I am in no way an expert in lenses but from what I’ve read and watched online as well as from shooting with the Fujinon lenses I have (which seems to be an ever growing collection…) I’ve come to the conclusion that pretty much all Fuji lenses are nice pieces of glass (baring the 18mm/f2). The lenses are almost all made in Japan and the build quality and feel is superb. Judging from the range on lenses available from Fuji today they cover most needs from the wide zoom 10-24mm f4 to the 100-400mm f4.5-5.6. With lots of fast glass ranging from the 14mm f2.8 to the 50-140mm f2.8.
The Fuji XT-1 with it’s x-trance II sensor produces beautiful images with great color. And if you ask pretty much everyone that has used one of the Fuji X-series cameras for a while they will say that the images has a certain something special that’s hard to describe. But perhaps that’s because they’re all converts as I am =). Another feature is Fuji’s film simulations, a feature I believed to be of little interest when I read up on camera. I’m happy to say that I was wrong. The simulations provide great shortcuts in my post processing and at times remove the need entirely.
My favorite simulation for color images is classic chrome and monochrome+ye for black and white. The jpegs come out great with these film simulations which makes it’s easy to share a quick jpeg through the WiFi without much need for processing on your phone or tablet. A few sample images follows, all images are edited according to my taste.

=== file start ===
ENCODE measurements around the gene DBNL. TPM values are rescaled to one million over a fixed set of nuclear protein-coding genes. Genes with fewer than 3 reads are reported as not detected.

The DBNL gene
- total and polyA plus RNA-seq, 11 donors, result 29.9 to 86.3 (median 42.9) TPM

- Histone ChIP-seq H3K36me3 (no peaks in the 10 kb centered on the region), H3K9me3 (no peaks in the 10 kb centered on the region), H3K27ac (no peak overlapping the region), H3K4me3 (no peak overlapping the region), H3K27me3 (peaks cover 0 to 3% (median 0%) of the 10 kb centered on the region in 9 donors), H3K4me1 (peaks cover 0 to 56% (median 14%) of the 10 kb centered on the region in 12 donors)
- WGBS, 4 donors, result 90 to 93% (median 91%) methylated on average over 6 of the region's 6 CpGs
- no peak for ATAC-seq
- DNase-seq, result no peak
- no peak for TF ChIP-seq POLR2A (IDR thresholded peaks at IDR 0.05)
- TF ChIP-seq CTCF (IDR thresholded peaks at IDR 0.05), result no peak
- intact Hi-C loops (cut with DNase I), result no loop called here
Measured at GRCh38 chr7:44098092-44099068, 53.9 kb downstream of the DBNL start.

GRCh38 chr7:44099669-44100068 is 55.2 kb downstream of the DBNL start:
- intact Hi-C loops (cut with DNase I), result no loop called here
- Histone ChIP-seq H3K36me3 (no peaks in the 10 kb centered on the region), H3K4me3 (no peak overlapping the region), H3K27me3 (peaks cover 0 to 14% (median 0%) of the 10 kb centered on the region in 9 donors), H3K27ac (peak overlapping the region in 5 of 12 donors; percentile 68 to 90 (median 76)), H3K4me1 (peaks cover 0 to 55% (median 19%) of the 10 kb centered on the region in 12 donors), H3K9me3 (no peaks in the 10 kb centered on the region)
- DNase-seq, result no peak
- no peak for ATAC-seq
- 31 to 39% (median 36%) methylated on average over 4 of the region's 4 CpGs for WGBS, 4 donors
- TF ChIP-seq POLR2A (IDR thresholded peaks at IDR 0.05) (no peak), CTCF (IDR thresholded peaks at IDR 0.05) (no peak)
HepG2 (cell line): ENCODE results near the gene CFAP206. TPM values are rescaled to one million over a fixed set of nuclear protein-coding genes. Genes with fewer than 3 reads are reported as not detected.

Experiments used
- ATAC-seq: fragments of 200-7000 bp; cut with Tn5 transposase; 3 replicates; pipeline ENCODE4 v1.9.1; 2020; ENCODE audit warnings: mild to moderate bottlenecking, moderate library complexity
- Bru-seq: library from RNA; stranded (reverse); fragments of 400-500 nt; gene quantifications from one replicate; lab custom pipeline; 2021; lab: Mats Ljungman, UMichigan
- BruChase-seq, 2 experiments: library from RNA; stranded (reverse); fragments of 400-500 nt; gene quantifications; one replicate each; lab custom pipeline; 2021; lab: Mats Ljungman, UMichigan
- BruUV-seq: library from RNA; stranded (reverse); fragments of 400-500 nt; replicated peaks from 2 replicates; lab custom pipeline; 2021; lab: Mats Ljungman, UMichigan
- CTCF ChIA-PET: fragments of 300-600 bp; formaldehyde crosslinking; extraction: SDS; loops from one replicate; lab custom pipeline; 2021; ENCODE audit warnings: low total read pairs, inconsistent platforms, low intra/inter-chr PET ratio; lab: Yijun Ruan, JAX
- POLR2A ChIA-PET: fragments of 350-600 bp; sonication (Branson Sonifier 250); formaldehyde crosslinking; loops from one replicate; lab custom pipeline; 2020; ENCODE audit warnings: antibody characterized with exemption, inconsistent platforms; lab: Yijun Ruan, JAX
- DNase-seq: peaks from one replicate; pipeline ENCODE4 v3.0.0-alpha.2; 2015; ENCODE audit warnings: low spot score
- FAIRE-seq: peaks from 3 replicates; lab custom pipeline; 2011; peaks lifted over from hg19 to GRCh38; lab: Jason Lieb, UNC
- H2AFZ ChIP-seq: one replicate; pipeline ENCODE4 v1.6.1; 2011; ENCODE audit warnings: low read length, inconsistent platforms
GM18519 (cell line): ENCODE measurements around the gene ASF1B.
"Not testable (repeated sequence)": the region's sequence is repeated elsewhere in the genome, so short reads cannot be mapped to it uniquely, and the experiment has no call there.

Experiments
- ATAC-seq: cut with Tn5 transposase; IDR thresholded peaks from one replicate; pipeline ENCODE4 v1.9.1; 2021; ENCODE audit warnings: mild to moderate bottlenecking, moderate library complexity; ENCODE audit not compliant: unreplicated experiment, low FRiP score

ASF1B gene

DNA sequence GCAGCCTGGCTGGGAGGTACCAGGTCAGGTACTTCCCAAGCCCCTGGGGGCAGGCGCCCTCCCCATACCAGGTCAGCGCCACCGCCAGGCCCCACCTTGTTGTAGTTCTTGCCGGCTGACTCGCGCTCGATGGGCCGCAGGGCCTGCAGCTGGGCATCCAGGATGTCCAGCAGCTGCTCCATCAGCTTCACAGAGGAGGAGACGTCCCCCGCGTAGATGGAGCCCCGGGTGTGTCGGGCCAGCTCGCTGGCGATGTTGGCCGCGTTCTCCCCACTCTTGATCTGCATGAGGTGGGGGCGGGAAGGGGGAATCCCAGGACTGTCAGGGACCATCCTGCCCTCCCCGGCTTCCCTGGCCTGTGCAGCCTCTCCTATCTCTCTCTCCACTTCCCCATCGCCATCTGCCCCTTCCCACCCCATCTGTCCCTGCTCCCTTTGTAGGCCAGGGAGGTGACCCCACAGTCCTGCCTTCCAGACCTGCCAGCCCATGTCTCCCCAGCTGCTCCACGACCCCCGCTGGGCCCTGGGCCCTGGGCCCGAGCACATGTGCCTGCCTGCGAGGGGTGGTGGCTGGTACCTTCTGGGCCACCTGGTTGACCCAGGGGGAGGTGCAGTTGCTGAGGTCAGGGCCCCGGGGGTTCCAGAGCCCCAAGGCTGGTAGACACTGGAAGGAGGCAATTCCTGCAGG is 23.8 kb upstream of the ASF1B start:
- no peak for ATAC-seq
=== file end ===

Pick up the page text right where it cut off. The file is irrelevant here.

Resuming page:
For me it’s not only about the technical aspects of a camera but also about how it feels to use, and the Fuji XT-1 both looks great and feels great. Is it perfect? No, but no such camera exists and probably never will. This is the closest I’ve come to find a perfect camera, a camera that fits me and my needs. Now I’m only waiting for the next bout of G.A.S (gear acquisition syndrome) to see if I can fight the urge to upgrade to the Fuji XT-2 or perhaps get a X100F… I’ll probably give in to one or the other, but who knows.
Price point and Where to get it
The Fuji XT-1 is available in black or black/graphite silver. Hard decision to make but as I bought mine second hand, black it became. As for lenses the kit lens is a Fujinon 18-55mm but the kit is available in other configurations. For a beginner I would recommend the 18-55mm/f2.8-4 lens which covers about 27-82mm in full frame terms and features image stabilization. The Fuji XT-1 is available most places you can buy a camera for example here at Amazon.